Computer-Aided Teaching of Probabilistic Modeling for Biological Phenomena

By Goel, Prem K.; Peruggia, Mario et al. | The American Statistician, May 1997 | Go to article overview

Computer-Aided Teaching of Probabilistic Modeling for Biological Phenomena


Goel, Prem K., Peruggia, Mario, An, Baoshe, The American Statistician


1. INTRODUCTION

In this paper we describe the preliminary version of a software system for the computer simulation of prototypical stochastic models for a variety of biological systems. Our primary motivation for developing this software is to provide a flexible teaching tool to be employed in probabilistic modeling courses geared towards undergraduate students in the biological and environmental sciences.

Proper accounting of uncertainty plays a major role in many problems of risk assessment and policy analysis [see, for example, Morgan and Henrion (1990)]. Most colleges and universities require introductory courses in statistics and data analysis as part of their general educational curricula. However, for a large majority of students in science, engineering, and public policy, knowledge of key concepts in applied statistics and probability modeling and understanding of their applications to substantive disciplines must go beyond the basics that are usually taught.

Appropriate mathematical modeling (both deterministic and stochastic) of the key features of the driving mechanisms of many natural, scientific, and engineering phenomena requires a thorough understanding of matrix algebra, ordinary and partial differential equations, as well as probability theory and statistical analysis. Oftentimes, the lack of a deep grasp of these concepts prevents the students from understanding the modeling techniques and the consequences of uncertainty and variability. As educators in the statistical sciences we should still strive to convey effectively fundamental ideas of probabilistic modeling to science and engineering majors, while minimizing the need for underlying mathematical analyses.

In particular, we should stress the importance of the modeling assumptions and foster an understanding of the practical consequences that they bear. In addition, students ought to be able to explore and visualize the effects of small changes in the parameters of the model. With respect to the latter point, a thorough development of simulation methodology and the availability of fast, inexpensive, and user-friendly computing and visualization tools would allow one to treat mathematical modeling as an experimental science, in addition to its being a mathematical science [see, for example, Spain (1982)]. Simulation, dynamic visualization, and data summarization tools can be effectively used to teach students how to build interesting deterministic and stochastic models of scientific phenomena and engineering processes, how to gain a better understanding of the underlying mechanisms, and how to find meaningful explanations of the observable behaviors.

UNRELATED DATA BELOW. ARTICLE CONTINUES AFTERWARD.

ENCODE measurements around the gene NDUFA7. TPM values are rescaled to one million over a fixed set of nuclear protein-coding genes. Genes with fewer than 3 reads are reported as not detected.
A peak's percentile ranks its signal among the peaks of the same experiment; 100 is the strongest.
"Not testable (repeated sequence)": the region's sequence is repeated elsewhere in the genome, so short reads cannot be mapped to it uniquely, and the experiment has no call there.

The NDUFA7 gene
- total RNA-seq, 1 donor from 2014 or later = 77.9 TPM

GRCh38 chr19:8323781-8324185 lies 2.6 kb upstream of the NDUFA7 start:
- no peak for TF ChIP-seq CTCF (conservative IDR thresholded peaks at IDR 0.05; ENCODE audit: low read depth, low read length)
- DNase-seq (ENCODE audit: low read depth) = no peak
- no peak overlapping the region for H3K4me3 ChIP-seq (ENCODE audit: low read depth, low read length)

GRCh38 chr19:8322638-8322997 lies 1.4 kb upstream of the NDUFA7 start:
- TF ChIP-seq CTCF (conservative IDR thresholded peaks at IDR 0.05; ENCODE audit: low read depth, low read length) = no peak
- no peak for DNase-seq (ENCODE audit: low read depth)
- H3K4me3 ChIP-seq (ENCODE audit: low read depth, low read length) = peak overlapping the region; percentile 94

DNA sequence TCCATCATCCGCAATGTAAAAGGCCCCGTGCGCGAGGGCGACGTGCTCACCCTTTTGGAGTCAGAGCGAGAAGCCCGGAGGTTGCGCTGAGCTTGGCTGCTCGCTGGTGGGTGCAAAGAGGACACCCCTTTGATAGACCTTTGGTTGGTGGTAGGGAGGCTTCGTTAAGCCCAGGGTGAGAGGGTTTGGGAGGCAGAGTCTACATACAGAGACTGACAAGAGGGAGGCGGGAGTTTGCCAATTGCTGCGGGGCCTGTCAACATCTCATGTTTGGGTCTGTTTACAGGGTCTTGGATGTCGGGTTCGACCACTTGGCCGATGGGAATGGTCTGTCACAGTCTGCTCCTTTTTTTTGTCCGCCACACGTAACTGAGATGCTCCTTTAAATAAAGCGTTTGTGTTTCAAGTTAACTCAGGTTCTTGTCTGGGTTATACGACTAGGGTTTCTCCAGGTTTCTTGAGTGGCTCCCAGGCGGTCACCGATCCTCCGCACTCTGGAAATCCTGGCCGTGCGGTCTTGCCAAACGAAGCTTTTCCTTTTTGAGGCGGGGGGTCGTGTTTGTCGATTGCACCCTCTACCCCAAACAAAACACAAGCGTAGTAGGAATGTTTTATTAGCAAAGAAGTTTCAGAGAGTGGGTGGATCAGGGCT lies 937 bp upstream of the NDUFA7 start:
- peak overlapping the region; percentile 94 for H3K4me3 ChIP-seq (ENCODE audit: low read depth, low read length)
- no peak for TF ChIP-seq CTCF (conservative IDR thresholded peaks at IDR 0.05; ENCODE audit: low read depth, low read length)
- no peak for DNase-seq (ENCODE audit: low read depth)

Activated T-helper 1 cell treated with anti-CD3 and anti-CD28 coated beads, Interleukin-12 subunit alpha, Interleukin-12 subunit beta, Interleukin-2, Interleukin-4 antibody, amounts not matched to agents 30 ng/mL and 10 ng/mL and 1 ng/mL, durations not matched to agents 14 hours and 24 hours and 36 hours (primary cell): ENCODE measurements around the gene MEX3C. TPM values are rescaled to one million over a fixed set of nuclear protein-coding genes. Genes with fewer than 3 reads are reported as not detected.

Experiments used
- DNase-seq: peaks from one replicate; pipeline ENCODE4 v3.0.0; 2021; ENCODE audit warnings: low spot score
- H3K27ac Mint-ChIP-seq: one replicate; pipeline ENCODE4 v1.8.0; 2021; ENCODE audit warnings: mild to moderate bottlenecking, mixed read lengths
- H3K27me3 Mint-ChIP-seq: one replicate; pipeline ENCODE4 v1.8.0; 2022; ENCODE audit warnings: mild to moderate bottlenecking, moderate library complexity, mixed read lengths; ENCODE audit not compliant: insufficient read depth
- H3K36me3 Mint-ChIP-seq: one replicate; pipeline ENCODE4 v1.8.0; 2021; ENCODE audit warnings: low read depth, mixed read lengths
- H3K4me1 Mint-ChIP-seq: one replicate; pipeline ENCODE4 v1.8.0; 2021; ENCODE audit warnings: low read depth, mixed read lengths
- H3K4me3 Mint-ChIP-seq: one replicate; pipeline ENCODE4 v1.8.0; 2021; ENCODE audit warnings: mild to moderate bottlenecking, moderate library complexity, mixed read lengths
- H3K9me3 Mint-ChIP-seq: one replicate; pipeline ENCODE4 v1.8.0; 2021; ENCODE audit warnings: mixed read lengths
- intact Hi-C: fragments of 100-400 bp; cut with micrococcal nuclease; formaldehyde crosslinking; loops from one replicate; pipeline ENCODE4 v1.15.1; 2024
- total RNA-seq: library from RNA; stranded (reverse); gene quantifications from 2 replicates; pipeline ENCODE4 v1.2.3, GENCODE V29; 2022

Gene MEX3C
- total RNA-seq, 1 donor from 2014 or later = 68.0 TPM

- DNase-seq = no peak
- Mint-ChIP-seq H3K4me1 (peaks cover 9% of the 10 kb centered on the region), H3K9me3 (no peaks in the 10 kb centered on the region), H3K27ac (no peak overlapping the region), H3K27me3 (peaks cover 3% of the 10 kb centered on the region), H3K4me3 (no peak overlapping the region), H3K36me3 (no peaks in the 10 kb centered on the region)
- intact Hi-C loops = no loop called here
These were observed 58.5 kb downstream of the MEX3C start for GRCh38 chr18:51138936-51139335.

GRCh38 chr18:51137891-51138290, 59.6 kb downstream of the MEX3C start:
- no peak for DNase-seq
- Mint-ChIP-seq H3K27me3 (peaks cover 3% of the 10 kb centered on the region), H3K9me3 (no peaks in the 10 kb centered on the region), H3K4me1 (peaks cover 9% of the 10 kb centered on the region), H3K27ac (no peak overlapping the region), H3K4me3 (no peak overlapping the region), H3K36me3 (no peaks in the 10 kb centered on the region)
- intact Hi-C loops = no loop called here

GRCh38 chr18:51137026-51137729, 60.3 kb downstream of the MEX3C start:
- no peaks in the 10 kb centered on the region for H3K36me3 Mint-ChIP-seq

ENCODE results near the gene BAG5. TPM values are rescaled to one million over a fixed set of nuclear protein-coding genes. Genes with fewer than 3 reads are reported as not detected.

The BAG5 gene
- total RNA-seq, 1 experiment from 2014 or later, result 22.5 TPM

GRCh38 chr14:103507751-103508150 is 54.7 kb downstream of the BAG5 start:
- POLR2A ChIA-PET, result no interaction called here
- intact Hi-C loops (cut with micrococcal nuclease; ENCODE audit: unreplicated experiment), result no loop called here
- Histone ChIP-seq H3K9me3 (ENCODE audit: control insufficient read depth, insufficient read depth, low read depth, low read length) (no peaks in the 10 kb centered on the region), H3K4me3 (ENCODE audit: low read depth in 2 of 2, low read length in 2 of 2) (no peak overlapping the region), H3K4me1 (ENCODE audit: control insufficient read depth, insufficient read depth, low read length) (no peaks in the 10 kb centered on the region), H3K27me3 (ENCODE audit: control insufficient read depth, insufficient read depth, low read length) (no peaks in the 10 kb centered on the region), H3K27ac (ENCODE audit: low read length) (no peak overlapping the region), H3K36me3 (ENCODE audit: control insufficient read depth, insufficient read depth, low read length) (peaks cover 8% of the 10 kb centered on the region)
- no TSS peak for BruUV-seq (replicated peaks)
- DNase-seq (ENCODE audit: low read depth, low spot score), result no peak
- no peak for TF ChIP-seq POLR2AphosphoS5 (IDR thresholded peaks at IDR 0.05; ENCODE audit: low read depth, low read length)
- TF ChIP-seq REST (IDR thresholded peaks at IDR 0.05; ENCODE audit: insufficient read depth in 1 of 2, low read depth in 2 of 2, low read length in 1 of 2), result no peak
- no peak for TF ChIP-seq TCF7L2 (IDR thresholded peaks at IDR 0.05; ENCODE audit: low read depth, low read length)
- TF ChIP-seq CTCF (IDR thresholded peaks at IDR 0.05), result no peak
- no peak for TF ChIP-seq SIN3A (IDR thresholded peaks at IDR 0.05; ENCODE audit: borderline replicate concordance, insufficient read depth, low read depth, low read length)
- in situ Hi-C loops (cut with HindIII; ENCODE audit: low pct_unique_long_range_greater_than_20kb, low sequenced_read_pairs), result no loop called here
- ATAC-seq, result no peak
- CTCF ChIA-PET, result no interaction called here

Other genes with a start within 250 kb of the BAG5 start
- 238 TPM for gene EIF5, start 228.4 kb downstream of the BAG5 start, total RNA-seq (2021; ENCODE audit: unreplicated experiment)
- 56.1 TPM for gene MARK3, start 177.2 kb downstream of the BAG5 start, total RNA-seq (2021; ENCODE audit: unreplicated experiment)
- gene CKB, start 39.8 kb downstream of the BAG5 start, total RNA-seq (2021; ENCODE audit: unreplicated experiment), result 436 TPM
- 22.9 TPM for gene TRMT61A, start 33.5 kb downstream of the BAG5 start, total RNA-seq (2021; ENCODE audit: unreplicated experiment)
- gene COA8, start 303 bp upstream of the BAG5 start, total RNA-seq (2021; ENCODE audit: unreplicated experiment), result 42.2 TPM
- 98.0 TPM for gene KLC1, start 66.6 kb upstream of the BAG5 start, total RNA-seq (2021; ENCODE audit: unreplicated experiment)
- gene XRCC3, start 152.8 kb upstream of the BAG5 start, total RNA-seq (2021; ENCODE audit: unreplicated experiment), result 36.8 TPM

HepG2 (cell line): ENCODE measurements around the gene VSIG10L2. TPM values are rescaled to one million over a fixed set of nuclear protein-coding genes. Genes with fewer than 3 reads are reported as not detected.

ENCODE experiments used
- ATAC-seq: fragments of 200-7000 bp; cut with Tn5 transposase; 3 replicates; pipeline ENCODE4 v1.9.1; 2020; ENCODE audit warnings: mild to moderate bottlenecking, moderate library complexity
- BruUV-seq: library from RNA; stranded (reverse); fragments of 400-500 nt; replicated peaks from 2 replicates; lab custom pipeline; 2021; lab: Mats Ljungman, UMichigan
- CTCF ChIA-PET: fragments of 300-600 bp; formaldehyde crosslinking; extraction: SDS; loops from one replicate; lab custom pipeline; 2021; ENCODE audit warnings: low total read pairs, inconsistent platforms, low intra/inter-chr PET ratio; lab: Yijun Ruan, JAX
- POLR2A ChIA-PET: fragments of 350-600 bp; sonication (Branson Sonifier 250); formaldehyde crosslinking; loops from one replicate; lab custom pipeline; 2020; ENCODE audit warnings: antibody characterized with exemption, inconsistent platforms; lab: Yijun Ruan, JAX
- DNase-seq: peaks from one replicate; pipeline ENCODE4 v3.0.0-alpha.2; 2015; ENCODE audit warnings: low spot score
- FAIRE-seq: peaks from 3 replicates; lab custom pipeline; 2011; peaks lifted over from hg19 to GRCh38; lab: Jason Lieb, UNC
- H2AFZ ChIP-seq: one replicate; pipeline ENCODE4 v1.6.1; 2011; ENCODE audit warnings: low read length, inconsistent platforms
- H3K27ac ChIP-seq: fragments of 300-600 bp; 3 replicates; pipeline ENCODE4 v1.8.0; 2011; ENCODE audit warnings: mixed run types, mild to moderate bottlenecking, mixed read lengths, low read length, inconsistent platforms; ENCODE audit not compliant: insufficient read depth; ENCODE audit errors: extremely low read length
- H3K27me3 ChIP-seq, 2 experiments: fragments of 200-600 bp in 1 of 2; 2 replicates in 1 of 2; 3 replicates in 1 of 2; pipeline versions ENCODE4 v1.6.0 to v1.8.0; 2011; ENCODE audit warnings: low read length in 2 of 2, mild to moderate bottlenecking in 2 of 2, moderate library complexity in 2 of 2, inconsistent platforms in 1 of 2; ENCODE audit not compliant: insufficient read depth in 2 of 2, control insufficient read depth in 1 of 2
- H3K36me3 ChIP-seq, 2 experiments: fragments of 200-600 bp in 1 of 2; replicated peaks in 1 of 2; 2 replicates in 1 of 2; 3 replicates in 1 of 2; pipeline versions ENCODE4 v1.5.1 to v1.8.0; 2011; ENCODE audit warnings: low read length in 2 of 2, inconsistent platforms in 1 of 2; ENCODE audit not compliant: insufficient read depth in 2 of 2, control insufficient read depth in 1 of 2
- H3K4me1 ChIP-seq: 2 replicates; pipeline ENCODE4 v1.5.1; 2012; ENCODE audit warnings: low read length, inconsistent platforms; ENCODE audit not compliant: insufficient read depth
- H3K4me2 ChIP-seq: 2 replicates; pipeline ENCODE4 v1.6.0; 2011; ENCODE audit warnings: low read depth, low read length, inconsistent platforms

Deterministic modeling of dynamic systems in many areas of application can be accomplished with a flexible software package, called STELLA II, that allows the user to employ a simple set of graphics icons to construct a diagram of the process. The defining set of linear differential equations is then generated automatically. Sensitivity to the initial conditions and/or the values of the system parameters can be assessed with multirun analyses (Hannon and Matthias 1994). Stochastic behavior can be introduced by allowing some or all of these parameters to be random, but direct modeling of the probabilistic evolution of the process (in terms of conditional distributions of the future states of the process given its history) is not easily implementable.

Stochastic modeling of dynamic systems in the engineering disciplines can be achieved, to a limited extent, with special-purpose simulation languages (e.g., SIMAN, SLAM, GPSS/H, SIMSCRIPT, WITNESS, SIMFACTORY) that have animation capabilities. However, the time and effort required of students to become familiar with these programming environments tend to outweigh the educational benefits. From a technical point of view the animation capabilities of these simulation languages are most useful in displaying a single sample path (realization over time) of a single process; they are weak on displaying multiple sample paths of multiple processes simultaneously. …

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